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RENAISSANCE MEDIA GROUP LLC filed this Form S-4 on 06/12/1998
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systems or telephone facilities serving certain rural areas, and the FCC is
authorized to grant waivers of the prohibitions under certain circumstances.
The FCC adopted regulations implementing the 1996 Telecom Act requirement that
LECs open their telephone networks to competition by providing competitors
interconnection, access to unbundled network elements and retail services at
wholesale rates. Numerous parties appealed these regulations. The U.S. Court
of Appeals for the Eighth Circuit, where the appeals were consolidated,
recently vacated key portions of the FCC's regulations, including the FCC's
pricing and nondiscrimination rules, and in January 1998, the United States
Supreme Court agreed to review the lower court's decision. SBC Communications,
Inc. also filed suit in Texas seeking to overturn the long distance entry
provisions of the 1996 Telecom Act on constitutional grounds and obtained a
favorable decision from the U.S. District Court in Wichita Falls, Texas. This
decision has been stayed pending appeal. The ultimate outcome of the
litigation and the FCC's rulemakings, and the ultimate impact of the 1996
Telecom Act or any final regulations adopted pursuant to the new law on the
Company or its business cannot be determined at this time.
  Pole Attachment
  The Communications Act requires the FCC to regulate the rates, terms and
conditions imposed by public utilities for cable systems' use of utility pole
and conduit space unless state authorities can demonstrate that they
adequately regulate pole attachment rates, as is the case in Louisiana. In the
absence of state regulation, the FCC administers pole attachment rates through
the use of a formula that it has devised. In some cases, utility companies
have increased pole attachment fees for cable systems that have installed
fiber optic cables and that are using such cables for the distribution of
nonvideo services. The FCC concluded that, in the absence of state regulation,
it has jurisdiction to determine whether utility companies have justified
their demand for additional rental fees and that the Communications Act does
not permit disparate rates based on the type of service provided over the
equipment attached to the utility's pole. The 1996 Telecom Act and the FCC's
implementing regulations modify the current pole attachment provisions of the
Communications Act by immediately permitting certain providers of
telecommunications services to rely upon the protections of the current law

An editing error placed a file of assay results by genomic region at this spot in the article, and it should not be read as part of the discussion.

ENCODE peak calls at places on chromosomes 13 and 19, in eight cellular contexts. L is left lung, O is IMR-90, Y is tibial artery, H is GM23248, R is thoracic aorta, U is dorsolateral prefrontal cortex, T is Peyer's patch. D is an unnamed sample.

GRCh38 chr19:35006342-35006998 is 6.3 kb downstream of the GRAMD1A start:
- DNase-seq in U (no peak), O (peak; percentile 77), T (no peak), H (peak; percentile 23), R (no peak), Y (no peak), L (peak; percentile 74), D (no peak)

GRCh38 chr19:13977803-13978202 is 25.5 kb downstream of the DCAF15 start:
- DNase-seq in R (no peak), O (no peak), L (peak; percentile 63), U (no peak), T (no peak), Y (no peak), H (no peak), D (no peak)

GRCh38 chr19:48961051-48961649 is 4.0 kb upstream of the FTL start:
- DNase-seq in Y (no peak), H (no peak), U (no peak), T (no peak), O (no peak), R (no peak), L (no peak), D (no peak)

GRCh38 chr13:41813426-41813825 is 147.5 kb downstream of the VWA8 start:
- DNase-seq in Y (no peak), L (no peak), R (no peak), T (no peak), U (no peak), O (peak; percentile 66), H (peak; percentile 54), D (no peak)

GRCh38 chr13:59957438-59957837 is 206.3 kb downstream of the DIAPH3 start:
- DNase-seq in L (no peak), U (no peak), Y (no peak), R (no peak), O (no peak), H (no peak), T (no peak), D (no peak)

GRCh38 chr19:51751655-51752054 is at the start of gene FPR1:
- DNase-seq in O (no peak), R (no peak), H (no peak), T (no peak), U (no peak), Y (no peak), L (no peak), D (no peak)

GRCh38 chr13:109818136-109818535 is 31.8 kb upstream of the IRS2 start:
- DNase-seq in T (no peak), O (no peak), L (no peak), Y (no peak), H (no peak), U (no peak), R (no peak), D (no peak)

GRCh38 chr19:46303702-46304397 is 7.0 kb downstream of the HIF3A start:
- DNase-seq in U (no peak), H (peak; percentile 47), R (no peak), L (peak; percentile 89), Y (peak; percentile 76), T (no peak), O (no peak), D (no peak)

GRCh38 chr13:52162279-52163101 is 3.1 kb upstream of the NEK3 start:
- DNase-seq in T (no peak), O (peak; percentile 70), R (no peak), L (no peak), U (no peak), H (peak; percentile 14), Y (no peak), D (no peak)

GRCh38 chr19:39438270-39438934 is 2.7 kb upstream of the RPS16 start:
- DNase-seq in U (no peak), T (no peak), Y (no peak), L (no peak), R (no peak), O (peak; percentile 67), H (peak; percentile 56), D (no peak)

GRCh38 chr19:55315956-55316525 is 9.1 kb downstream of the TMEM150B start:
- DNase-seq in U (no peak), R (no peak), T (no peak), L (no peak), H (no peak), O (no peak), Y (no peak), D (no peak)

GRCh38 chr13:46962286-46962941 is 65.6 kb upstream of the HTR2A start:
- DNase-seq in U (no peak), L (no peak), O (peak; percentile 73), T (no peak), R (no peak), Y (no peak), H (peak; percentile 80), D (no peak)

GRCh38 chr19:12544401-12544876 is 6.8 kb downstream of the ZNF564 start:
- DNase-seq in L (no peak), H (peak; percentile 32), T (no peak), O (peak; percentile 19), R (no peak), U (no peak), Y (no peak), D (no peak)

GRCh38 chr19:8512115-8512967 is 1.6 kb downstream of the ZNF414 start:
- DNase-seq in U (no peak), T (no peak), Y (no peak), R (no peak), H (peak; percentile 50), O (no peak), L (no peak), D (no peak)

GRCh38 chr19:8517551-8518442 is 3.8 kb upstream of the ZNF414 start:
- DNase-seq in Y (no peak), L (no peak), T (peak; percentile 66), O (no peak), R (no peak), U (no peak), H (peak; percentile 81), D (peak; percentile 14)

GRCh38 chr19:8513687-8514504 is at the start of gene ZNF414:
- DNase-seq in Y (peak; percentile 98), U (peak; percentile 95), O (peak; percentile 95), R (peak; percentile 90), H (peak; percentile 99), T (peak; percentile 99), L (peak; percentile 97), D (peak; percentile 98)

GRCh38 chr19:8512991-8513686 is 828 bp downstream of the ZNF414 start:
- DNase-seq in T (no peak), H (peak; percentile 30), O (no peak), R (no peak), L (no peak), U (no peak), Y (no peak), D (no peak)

and by requiring that utilities provide cable systems and telecommunications
carriers with nondiscriminatory access to any pole, conduit or right-of-way
controlled by the utility. The FCC recently initiated a rulemaking to consider
revisions to its existing rate formula, which revisions may increase the fees
paid by cable operators to utilities for pole attachments and conduit space.
Additionally, in February 1998, the FCC adopted new regulations to govern the
charges for pole attachments used by companies providing telecommunications
services, including cable operators. Several parties have requested the FCC to
reconsider some provisions of its new regulations. These new pole attachment
rate regulations will become effective five years after enactment of the 1996
Telecom Act, and any increase in attachment rates resulting from the FCC's new
regulations will be phased in equal annual increments over a period of five
years beginning on the effective date of the new FCC regulations. The ultimate
outcome of these rulemakings and the ultimate impact of any revised FCC rate
formula or of any new pole attachment rate regulations on the Company or its
business cannot be determined at this time.
  Other Statutory Provisions
  The 1992 Cable Act, the 1996 Telecom Act and FCC regulations preclude a
satellite video programmer affiliated with a cable company, or with a common
carrier providing video programming directly to customers, from favoring an
affiliated company over competitors and require such a programmer to sell its
programming to other multichannel video distributors. These provisions limit
the ability of cable program suppliers affiliated with cable companies or with
common carriers providing satellite-delivered video programming directly to
customers to offer exclusive programming arrangements to their affiliates. The
1992 Cable Act requires operators to block fully both the video and audio
portion of sexually explicit or indecent programming on channels that are
primarily dedicated to sexually oriented programming or, alternatively, to
carry such programming only at "safe harbor" time periods currently defined by
the FCC as the hours between 10 p.m. to 6 a.m. Several adult-oriented cable
programmers have challenged the constitutionality of this statutory provision,
but the U.S. Supreme Court recently refused to overturn a lower court's denial
of a preliminary injunction motion seeking to enjoin the enforcement of this
law. The 1996 Telecom Act also contains provisions regulating the content of
video programming and computer services and specifically prohibits the use of
computer services to transmit "indecent" material to minors. The United States
Supreme Court has found these provisions unconstitutional to